Patient–Provider Communication About Prostate Cancer Screening and Treatment

New Evidence From the Health Information National Trends Survey

Soumitra S. Bhuyan, Aastha Chandak, Niodita Gupta, Sudhir Isharwal, Chad A LaGrange, Asos Mahmood, Dan Gentry

Research output: Contribution to journalArticle

6 Citations (Scopus)

Abstract

The American Urological Association, American Cancer Society, and American College of Physicians recommend that patients and providers make a shared decision with respect to prostate-specific antigen (PSA) testing for prostate cancer (PCa). The goal of this study is to determine the extent of patient–provider communication for PSA testing and treatment of PCa and to examine the patient specific factors associated with this communication. Using recent data from the Health Information National Trends Survey, this study examined the association of patient characteristics with four domains of patient–provider communication regarding PSA test and PCa treatment: (1) expert opinion of PSA test, (2) accuracy of PSA test, (3) side effects of PCa treatment, and (4) treatment need of PCa. The current results suggested low level of communication for PSA testing and treatment of PCa across four domains. Less than 10% of the respondents report having communication about all four domains. Patient characteristics like recent medical check-up, regular healthcare provider, global health status, age group, marital status, race, annual household income, and already having undergone a PSA test are associated with patient–provider communication. There are few discussions about PSA testing and PCa treatment options between healthcare providers and their patients, which limits the shared decision-making process for PCa screening and treatment as recommended by the current best practice guidelines. This study helps identify implications for changes in physician practice to adhere with the PSA screening guidelines.

Original languageEnglish (US)
Pages (from-to)134-146
Number of pages13
JournalAmerican Journal of Men's Health
Volume11
Issue number1
DOIs
StatePublished - Jan 1 2017

Fingerprint

Prostate-Specific Antigen
health information
Early Detection of Cancer
Prostatic Neoplasms
cancer
Communication
communication
Health
trend
evidence
Therapeutics
Practice Guidelines
Health Personnel
physician
Physicians
Surveys and Questionnaires
Marital Status
Expert Testimony
household income
marital status

Keywords

  • Prostate-specific antigen (PSA) testing
  • general health and wellness
  • health communication
  • healthcare issues
  • prostate cancer

ASJC Scopus subject areas

  • Health(social science)
  • Public Health, Environmental and Occupational Health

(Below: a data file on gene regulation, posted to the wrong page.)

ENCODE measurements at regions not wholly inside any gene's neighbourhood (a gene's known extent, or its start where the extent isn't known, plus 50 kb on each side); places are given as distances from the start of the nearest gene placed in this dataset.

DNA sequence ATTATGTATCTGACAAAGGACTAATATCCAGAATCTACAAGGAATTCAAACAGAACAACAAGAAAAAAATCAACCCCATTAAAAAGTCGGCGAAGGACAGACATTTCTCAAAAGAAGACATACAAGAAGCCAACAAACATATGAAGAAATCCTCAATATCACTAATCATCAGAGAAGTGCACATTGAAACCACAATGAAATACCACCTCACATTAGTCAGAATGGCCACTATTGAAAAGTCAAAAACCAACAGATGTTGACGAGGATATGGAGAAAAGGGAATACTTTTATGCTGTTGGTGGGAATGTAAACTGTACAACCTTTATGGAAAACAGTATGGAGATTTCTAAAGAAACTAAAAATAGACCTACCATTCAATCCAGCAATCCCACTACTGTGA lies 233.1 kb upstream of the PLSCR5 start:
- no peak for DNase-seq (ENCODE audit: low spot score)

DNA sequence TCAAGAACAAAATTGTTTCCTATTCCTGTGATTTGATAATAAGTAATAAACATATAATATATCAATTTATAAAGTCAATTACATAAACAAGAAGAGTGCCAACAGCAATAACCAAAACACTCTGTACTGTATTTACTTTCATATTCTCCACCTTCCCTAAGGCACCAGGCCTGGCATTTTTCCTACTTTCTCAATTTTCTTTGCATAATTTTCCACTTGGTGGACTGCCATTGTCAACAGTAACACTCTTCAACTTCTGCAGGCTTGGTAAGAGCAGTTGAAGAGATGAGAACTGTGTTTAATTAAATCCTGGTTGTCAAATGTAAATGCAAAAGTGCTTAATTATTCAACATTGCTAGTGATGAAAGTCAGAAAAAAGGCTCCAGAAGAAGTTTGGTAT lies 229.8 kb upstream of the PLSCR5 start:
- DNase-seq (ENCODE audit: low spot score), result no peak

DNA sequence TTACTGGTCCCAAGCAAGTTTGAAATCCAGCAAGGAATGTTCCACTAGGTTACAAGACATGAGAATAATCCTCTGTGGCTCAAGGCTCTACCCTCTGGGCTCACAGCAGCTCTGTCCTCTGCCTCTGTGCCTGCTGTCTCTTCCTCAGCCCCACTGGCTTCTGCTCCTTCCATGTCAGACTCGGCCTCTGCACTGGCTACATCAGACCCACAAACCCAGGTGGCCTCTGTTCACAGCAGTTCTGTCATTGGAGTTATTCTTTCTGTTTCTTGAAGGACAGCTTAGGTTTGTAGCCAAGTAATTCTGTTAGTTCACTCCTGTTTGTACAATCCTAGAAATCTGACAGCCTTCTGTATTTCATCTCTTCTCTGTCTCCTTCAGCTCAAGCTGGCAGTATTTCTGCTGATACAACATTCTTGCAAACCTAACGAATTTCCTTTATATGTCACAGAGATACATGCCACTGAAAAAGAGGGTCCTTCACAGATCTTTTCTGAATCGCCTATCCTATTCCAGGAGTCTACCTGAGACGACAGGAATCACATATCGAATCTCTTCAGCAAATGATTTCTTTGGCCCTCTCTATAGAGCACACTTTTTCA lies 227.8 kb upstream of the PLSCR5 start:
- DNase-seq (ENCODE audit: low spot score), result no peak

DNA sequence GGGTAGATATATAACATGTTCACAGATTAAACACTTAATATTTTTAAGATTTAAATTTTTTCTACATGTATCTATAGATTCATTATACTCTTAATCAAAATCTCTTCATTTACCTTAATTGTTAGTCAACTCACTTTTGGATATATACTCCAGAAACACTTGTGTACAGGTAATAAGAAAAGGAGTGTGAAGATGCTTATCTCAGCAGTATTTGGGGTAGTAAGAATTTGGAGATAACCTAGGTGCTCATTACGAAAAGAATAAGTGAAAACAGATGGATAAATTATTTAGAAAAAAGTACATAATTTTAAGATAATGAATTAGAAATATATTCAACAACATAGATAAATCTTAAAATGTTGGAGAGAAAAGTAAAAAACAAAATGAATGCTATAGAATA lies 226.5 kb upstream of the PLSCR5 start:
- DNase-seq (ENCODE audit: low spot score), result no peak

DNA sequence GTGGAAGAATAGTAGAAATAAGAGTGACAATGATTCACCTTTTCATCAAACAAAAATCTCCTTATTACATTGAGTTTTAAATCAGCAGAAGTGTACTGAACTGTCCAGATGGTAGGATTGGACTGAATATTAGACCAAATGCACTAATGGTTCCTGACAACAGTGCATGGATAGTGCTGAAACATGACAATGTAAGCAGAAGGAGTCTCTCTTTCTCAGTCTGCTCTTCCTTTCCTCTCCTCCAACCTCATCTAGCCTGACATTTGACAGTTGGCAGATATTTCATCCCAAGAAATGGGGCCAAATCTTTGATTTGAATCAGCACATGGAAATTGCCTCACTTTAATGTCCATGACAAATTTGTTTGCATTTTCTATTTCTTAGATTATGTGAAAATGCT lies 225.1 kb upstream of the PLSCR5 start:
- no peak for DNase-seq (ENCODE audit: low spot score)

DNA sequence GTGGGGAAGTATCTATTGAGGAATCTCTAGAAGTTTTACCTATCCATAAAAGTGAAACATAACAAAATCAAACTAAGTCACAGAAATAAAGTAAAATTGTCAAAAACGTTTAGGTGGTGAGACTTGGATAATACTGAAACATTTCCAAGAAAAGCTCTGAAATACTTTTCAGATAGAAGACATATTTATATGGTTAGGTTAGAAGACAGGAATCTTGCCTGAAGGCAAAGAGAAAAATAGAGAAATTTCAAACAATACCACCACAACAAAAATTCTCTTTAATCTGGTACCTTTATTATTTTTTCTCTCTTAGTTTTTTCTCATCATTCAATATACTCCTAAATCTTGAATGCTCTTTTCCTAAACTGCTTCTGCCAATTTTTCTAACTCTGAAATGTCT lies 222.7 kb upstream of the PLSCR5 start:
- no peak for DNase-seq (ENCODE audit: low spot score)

Cite this

Patient–Provider Communication About Prostate Cancer Screening and Treatment : New Evidence From the Health Information National Trends Survey. / Bhuyan, Soumitra S.; Chandak, Aastha; Gupta, Niodita; Isharwal, Sudhir; LaGrange, Chad A; Mahmood, Asos; Gentry, Dan.

In: American Journal of Men's Health, Vol. 11, No. 1, 01.01.2017, p. 134-146.

Research output: Contribution to journalArticle

Bhuyan, Soumitra S. ; Chandak, Aastha ; Gupta, Niodita ; Isharwal, Sudhir ; LaGrange, Chad A ; Mahmood, Asos ; Gentry, Dan. / Patient–Provider Communication About Prostate Cancer Screening and Treatment : New Evidence From the Health Information National Trends Survey. In: American Journal of Men's Health. 2017 ; Vol. 11, No. 1. pp. 134-146.
@article{03136ab96a0745519c076fd80675900c,
title = "Patient–Provider Communication About Prostate Cancer Screening and Treatment: New Evidence From the Health Information National Trends Survey",
abstract = "The American Urological Association, American Cancer Society, and American College of Physicians recommend that patients and providers make a shared decision with respect to prostate-specific antigen (PSA) testing for prostate cancer (PCa). The goal of this study is to determine the extent of patient–provider communication for PSA testing and treatment of PCa and to examine the patient specific factors associated with this communication. Using recent data from the Health Information National Trends Survey, this study examined the association of patient characteristics with four domains of patient–provider communication regarding PSA test and PCa treatment: (1) expert opinion of PSA test, (2) accuracy of PSA test, (3) side effects of PCa treatment, and (4) treatment need of PCa. The current results suggested low level of communication for PSA testing and treatment of PCa across four domains. Less than 10{\%} of the respondents report having communication about all four domains. Patient characteristics like recent medical check-up, regular healthcare provider, global health status, age group, marital status, race, annual household income, and already having undergone a PSA test are associated with patient–provider communication. There are few discussions about PSA testing and PCa treatment options between healthcare providers and their patients, which limits the shared decision-making process for PCa screening and treatment as recommended by the current best practice guidelines. This study helps identify implications for changes in physician practice to adhere with the PSA screening guidelines.",